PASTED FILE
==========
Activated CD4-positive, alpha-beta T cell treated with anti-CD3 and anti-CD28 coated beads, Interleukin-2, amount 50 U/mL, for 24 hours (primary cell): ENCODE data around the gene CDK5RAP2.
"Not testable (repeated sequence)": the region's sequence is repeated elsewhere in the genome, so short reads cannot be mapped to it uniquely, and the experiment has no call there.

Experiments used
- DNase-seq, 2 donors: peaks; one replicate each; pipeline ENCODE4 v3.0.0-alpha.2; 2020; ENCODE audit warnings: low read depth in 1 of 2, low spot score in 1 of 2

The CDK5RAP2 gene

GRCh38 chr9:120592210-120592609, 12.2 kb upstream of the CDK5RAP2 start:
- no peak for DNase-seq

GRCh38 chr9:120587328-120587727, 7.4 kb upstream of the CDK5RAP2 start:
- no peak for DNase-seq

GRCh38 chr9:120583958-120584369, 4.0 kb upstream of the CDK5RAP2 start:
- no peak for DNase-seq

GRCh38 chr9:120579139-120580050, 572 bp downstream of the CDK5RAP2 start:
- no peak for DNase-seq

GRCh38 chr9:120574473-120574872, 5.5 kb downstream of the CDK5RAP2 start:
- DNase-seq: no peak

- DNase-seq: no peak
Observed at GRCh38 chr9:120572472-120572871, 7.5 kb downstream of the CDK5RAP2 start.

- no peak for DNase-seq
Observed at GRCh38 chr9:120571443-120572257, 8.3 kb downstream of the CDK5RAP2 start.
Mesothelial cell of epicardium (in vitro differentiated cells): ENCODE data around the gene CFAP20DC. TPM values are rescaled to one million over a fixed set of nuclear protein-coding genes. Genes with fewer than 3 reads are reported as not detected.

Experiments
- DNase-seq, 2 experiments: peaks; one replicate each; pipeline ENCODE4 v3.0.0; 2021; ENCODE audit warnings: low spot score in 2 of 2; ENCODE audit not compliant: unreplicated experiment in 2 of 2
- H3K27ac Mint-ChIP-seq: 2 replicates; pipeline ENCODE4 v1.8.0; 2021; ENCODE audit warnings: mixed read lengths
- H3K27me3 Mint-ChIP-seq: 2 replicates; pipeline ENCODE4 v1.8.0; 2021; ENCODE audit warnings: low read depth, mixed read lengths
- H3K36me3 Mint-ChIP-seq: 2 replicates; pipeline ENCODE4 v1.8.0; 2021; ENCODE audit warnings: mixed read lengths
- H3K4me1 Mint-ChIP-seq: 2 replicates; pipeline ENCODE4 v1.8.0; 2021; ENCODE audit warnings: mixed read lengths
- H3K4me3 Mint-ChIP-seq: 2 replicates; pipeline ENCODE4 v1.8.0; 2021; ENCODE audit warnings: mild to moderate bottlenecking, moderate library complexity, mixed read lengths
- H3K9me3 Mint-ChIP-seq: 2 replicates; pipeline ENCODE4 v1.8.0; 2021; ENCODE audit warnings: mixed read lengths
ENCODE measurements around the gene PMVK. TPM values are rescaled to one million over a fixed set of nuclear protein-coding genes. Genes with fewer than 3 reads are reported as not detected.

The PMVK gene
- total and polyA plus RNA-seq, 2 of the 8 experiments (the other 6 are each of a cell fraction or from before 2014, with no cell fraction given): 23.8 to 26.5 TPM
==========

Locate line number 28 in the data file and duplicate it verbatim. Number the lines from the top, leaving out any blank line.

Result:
- H3K9me3 Mint-ChIP-seq: 2 replicates; pipeline ENCODE4 v1.8.0; 2021; ENCODE audit warnings: mixed read lengths